Wednesday, August 12, 2009


The picture seems to be called "Bliss" -- at least half of it blue sky tastefully decorated with white puffy clouds, most of the other half a gentle hill, brilliant green in the sunlight, dark in the shadow of a passing cloud. At the right edge a mountain can be seen in the distance; at the extreme left, what appears to be a bit of a faraway hill. It is, of course, the background to the desktop provided by Microsoft.

Why "Bliss"? It's a pleasant enough hillside and sky, but unremarkable. "Bliss," to my mind, would be more active, and somehow more pink or luminescent light peach than blue and green (don't ask me why). For this picture, I would go with something like "tranquility," maybe, if it strikes you that way.

It doesn't strike me that way. I may be the only person in Microsoft's sphere of influence (possibly the largest sphere of influence in the history of the human race, but that's beside the point) -- the only one of Microsoft's customers, that is, to see anything sinister in this peaceful, passive landscape.

I've never seen the English downs. I know of them only that they are uplands of some kind, inhabited by humans for a very long time. I assume that any open space in England is mostly green unless I'm told otherwise. The landscape depicted in "Bliss" makes me think of what little I know of the downs, all of it fictional.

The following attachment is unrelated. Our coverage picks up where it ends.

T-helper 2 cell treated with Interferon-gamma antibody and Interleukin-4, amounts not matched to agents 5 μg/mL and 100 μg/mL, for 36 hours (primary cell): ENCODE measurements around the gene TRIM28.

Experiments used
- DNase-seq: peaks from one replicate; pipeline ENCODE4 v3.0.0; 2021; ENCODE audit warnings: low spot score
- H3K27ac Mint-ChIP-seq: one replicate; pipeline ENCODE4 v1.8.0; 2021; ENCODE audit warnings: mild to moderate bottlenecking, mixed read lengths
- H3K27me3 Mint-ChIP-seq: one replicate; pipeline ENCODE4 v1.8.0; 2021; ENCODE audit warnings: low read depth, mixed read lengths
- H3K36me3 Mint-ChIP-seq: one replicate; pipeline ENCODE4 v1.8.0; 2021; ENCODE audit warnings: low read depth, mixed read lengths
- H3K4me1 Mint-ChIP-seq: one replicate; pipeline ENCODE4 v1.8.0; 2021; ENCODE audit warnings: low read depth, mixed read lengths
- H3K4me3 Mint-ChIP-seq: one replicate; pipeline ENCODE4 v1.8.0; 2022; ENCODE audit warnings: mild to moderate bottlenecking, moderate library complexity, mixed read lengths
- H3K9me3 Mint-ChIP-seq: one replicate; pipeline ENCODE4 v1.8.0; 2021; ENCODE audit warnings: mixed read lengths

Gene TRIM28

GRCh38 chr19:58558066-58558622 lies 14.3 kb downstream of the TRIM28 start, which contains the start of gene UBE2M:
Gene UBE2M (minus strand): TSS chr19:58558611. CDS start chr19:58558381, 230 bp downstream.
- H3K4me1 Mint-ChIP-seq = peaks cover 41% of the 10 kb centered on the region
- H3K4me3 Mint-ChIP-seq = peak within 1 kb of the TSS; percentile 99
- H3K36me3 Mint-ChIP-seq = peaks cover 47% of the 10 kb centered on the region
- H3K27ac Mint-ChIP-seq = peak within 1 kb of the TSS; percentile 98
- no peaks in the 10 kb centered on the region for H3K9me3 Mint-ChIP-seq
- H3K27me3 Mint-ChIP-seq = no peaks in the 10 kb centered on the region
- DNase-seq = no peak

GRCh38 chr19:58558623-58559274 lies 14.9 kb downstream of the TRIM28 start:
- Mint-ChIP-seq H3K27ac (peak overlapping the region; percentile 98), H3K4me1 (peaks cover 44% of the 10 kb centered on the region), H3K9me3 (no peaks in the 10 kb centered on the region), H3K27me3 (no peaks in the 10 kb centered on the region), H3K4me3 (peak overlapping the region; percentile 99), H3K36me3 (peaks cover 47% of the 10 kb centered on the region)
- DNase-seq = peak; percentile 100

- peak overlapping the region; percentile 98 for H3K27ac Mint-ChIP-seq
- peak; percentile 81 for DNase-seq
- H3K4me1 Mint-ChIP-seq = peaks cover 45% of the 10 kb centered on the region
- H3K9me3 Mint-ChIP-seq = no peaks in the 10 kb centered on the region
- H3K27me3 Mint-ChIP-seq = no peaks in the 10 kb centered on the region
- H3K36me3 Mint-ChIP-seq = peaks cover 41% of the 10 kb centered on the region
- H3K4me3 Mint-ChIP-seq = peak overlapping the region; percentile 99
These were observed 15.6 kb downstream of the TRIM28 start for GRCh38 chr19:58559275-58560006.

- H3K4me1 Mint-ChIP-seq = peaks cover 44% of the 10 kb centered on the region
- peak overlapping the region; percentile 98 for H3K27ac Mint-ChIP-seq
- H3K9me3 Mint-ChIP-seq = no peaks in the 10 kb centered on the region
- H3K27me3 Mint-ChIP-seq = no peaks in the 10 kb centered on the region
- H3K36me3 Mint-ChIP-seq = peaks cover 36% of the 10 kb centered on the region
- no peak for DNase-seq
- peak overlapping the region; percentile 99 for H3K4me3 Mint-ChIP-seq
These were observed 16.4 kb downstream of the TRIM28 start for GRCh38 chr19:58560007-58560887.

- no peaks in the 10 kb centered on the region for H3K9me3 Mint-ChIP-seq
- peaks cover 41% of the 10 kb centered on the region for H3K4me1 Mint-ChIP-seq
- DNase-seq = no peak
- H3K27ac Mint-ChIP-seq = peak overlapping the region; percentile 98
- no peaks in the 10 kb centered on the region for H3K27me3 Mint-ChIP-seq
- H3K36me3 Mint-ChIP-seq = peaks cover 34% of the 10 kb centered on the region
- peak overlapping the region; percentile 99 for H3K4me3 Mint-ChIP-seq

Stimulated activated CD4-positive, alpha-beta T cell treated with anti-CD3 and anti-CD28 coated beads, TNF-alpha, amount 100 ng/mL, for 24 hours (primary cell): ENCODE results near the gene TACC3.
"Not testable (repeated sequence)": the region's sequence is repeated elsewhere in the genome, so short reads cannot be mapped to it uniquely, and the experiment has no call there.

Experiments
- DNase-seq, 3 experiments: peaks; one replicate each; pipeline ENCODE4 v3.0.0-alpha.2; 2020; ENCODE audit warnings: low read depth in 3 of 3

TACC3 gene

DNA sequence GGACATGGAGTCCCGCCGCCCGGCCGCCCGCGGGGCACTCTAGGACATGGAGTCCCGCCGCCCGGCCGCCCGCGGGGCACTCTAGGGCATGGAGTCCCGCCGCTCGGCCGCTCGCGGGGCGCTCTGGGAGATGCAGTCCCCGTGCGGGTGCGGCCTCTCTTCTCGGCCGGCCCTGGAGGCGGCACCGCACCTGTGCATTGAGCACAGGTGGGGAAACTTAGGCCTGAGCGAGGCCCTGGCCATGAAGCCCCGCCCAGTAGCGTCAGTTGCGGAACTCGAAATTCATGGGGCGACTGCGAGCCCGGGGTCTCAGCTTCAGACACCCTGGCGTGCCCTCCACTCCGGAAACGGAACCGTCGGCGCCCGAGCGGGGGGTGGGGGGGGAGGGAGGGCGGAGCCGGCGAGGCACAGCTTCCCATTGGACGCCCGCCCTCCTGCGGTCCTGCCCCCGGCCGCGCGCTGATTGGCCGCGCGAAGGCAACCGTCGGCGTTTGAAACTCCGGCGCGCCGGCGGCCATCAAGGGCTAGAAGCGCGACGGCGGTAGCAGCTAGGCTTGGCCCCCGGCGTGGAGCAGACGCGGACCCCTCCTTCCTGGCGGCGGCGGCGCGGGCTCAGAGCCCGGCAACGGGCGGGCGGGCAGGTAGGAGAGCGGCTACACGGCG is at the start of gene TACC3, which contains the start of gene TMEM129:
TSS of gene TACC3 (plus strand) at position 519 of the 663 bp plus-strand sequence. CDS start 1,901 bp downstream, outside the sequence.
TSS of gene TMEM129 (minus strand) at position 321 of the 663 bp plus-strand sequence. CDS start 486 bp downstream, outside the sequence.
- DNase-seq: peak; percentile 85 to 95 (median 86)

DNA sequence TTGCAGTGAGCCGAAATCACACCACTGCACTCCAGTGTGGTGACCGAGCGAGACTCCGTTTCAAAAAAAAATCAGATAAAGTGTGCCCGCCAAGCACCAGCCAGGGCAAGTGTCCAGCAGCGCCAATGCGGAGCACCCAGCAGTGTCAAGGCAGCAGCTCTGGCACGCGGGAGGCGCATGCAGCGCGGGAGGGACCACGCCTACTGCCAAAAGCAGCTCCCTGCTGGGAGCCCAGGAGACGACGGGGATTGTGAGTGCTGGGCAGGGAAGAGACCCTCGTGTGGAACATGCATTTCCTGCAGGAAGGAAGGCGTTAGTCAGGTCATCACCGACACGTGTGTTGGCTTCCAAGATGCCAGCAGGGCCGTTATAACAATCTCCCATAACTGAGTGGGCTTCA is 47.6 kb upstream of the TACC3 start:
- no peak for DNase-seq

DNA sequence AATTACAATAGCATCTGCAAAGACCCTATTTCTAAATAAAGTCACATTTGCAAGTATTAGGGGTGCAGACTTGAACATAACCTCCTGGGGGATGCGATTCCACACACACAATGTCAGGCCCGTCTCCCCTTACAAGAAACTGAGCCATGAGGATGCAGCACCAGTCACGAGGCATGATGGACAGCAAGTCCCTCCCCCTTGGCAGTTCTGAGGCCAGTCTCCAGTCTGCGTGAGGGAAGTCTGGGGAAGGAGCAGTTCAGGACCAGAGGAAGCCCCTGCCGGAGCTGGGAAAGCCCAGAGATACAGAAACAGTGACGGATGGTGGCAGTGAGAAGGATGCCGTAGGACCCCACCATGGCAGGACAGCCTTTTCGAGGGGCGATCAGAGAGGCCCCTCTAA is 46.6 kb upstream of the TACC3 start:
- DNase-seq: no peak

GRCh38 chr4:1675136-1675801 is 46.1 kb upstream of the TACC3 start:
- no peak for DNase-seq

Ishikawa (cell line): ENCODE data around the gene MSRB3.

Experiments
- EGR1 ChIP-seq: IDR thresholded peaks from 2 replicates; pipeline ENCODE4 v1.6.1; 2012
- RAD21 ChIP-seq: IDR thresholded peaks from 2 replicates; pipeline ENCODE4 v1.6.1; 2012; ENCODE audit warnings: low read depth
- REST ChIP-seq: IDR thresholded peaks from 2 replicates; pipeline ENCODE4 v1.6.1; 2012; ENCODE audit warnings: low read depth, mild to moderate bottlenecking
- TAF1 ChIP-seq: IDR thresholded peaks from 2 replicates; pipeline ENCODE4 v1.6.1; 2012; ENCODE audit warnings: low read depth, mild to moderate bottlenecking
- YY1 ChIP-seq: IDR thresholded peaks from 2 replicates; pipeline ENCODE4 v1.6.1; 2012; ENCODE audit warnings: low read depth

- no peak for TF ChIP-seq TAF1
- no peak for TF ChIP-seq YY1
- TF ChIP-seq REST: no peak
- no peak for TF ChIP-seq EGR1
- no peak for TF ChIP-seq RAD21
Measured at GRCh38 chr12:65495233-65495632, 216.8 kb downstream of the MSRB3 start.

Tolkein's barrow-downs are bare and bleak, and home to creatures quite as nasty, in their small but potentially lethal way, as Sauron's Ringwraiths or Saruman's new, improved orcs. Watership Down is a pleasant enough landscape; but the book depicts enough nature red and tooth in claw that, if it doesn't quite reinforce my impression that a down is the kind of place where you don't want to find yourself after dark, it does nothing to counteract it.

The first I heard of barrows and downs was in a story called The Long Barrow, which I read at twelve or thirteen. The downs bordering on moorland where that story is set became confused in my mind with the Welsh or Cornish setting of Arthur Machen's The Novel of the Black Seal, for no better reason than that they were in the same anthology. Even though I didn't fully understand Machen's Novel, I was hugely impressed -- overwhelmed, even -- with its atmosphere of horrid things lurking in out-of-the-way places, hinted at rather than described (Machen, a second- or third-rate writer of eerie horror stories, was a literary follower of H.P. Lovecraft). I may even, at about the same age, have confused the downs with Conan Doyle's moor and hound. At that time, Great Britain was as remote to me as Dr. Moreau's island, or Robinson Crusoe's. After reading Return of the Native in college, I may have added Egdon Heath to the mix, the moor where Eustacia Vye suffers for four hundred-odd pages before drowning herself.

Only three of these associations have anything to do with the actual English downs. The rest represent confusion in the mind of an impressionable young adolescent eagerly soaking up atmosphere with a grand disregard for geography or any other kind of reality. I am sure I am doing both the downs and "Bliss" a great injustice when I look at that gentle hill with its tiny flowers at the base and clouds and mountain behind, and wonder what lives in the neighborhood that doesn't show and what happens there after dark.